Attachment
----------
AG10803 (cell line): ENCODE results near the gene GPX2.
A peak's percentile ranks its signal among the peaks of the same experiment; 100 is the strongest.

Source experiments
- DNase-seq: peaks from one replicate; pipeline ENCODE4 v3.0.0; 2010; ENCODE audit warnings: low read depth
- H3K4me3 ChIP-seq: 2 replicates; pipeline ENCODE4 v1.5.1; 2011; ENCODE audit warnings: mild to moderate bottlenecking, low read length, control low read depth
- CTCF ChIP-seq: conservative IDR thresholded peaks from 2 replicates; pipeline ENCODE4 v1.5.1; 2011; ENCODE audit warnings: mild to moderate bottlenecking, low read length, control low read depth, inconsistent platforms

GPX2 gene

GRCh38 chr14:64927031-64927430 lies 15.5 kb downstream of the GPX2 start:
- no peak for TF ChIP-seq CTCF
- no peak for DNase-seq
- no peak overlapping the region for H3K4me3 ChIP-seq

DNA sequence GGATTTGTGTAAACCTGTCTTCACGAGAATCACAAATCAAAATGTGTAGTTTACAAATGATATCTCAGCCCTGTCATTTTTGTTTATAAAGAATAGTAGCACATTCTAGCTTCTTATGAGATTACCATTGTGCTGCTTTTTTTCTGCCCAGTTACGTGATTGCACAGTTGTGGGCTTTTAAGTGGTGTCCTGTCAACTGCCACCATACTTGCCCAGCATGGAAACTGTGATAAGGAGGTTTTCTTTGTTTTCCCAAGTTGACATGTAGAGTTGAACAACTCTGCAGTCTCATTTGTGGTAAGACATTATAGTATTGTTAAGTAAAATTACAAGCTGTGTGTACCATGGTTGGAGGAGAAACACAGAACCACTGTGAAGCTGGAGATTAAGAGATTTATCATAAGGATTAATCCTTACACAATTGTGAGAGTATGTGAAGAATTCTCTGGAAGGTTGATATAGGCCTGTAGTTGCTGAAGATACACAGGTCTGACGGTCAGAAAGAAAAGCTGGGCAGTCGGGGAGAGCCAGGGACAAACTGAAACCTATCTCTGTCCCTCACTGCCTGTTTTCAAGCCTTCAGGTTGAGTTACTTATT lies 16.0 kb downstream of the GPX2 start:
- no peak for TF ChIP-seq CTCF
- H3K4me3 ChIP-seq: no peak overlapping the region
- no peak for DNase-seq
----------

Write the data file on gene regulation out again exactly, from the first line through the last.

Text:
AG10803 (cell line): ENCODE results near the gene GPX2.
A peak's percentile ranks its signal among the peaks of the same experiment; 100 is the strongest.

Source experiments
- DNase-seq: peaks from one replicate; pipeline ENCODE4 v3.0.0; 2010; ENCODE audit warnings: low read depth
- H3K4me3 ChIP-seq: 2 replicates; pipeline ENCODE4 v1.5.1; 2011; ENCODE audit warnings: mild to moderate bottlenecking, low read length, control low read depth
- CTCF ChIP-seq: conservative IDR thresholded peaks from 2 replicates; pipeline ENCODE4 v1.5.1; 2011; ENCODE audit warnings: mild to moderate bottlenecking, low read length, control low read depth, inconsistent platforms

GPX2 gene

GRCh38 chr14:64927031-64927430 lies 15.5 kb downstream of the GPX2 start:
- no peak for TF ChIP-seq CTCF
- no peak for DNase-seq
- no peak overlapping the region for H3K4me3 ChIP-seq

DNA sequence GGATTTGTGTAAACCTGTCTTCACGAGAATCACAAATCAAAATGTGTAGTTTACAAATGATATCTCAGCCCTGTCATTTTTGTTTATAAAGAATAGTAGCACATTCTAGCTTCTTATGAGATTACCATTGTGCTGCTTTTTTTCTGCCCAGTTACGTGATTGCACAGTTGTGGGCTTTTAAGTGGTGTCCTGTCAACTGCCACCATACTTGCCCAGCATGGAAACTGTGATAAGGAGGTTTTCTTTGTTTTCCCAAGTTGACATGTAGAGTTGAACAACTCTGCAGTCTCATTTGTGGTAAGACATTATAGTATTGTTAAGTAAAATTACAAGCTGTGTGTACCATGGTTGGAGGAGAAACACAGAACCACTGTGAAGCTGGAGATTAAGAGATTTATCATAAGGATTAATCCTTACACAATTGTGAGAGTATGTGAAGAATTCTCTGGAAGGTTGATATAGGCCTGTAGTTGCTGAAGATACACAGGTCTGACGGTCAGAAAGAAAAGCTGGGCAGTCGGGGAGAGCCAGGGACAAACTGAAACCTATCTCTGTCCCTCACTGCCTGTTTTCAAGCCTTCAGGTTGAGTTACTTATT lies 16.0 kb downstream of the GPX2 start:
- no peak for TF ChIP-seq CTCF
- H3K4me3 ChIP-seq: no peak overlapping the region
- no peak for DNase-seq